Picking the right file type
There are a ton of file types out there for images, however, the most common will be JPG, GIF, or PNG. Each has a strength or weakness, and can affect how large of a file size you end up up with.
Before you pick which image type, decide on what you need this for? Is the image a logo or a photo and does it need a transparent background?
Logos are best suited by using either a GIF or PNG as an image type. The bonus of these is that you can set a transparent background. However, GIF only uses a 256 color pallet and you need to pick the surrounding color (which can lead to a halo effect).
PNG is better as it can handle more colors and the transparency is spot on. I almost never use GIF files anymore.
For photos, always choose a JPG for the file type! A PNG will look just as good, however, the file sizes increase dramatically. For example I saved a 1200px X 700px file in photoshop in both formats. The PNG file turned out to be 1.2MB, while the JPG file was only 121K! Now that is an awesome savings!
If you save a file as a JPG, you can also adjust the quality of the photo to save size as well. A safe and good bet is to always choose 60-70% as this will lead to a great image size without sacrificing quality.
If you need to edit, crop or save an image to different sizes, there are a lot of free online image editors out there. Just do a google search for “Free online image editor”. I didn’t spend much time on researching this as I have Adobe Photoshop installed on my computer. However at first glance I think Pixlr (https://pixlr.com)
I think I’ll write a future blog comparing the online editors to find the best 🙂
Scale your images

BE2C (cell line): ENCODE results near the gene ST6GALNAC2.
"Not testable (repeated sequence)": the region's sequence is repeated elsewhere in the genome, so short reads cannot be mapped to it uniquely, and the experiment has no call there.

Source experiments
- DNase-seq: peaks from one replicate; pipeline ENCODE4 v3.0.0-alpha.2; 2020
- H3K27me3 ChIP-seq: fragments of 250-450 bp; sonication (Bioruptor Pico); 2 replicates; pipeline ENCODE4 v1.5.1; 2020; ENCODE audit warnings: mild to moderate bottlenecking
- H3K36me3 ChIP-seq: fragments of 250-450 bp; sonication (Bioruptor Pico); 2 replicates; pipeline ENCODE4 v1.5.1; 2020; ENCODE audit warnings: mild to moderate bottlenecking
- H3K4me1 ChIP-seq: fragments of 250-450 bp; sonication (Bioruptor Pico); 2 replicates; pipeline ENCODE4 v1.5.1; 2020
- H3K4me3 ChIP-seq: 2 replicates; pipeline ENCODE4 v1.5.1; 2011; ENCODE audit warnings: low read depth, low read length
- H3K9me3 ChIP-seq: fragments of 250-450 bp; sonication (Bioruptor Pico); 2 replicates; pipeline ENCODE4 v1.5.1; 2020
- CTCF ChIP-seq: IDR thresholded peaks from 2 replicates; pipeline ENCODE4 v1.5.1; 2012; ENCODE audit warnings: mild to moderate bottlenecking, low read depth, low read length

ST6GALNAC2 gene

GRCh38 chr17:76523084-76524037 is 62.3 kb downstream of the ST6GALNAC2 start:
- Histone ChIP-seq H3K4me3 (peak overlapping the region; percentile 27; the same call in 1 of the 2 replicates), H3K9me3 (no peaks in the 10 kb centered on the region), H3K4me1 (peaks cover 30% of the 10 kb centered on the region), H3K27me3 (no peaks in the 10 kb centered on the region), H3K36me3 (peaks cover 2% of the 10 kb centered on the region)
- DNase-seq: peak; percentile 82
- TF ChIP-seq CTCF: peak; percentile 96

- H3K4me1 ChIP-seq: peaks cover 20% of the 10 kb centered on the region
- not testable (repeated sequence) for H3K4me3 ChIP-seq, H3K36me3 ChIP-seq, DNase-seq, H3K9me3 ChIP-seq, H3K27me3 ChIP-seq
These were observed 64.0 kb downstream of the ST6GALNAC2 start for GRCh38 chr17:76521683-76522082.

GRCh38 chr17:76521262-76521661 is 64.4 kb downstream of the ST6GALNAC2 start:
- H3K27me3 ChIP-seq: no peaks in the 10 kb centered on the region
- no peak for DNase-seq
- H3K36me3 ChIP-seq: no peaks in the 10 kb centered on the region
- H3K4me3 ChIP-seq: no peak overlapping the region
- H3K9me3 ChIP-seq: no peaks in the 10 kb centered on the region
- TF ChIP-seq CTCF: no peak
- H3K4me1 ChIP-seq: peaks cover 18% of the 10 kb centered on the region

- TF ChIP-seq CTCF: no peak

Making sure your image is the right dimensions can also help with file sizes as well! When picking images, remember that you can always scale an image down, but you will loose quality if you scale it up.
Your typical phone camera even has way too large of photos for the web. For example my iPhone 7 (yes I need to upgrade :), produces images that are 4032px X 3024px. Scaling this down can save a ton of size! If it’s a fullscreen image, I usually can get away by having a width of 1400px.
Rename your images!
After you spent some time on resizing, optimizing and reformatting your images, take some time to name them properly. Google searches though your images as well, so this is very important for SEO.
For example.. if you had an image of a Chicago hotdog, and your image was originally IMG_2453.jpg, name it instead chicago-hotdog.jpg. Now google will index your image with the keywords “Chicago” and “Hotdog”. Don’t put spaces in your image names, instead use hyphens “-” as google will treat those as space.
Now that your images are properly formatted and you upload them to wordpress, you need to worry about the “Alt text”. Don’t worry about the other fields, unless you are adding captions. The reason the Alt text is important is that it describes your images to the search engines, it shows up if the image is missing, and helps with screen readers.
Now in the example above for renaming the image, I asked you to not use spaces, but replace those wiht hyphens. The reverse is true for the Alt tag. Ie… if your image is of a Chicago hotdog, rename the file to “chicago-hotdog.jpg” but put “Chicago hotdog” in the alt field in WordPress.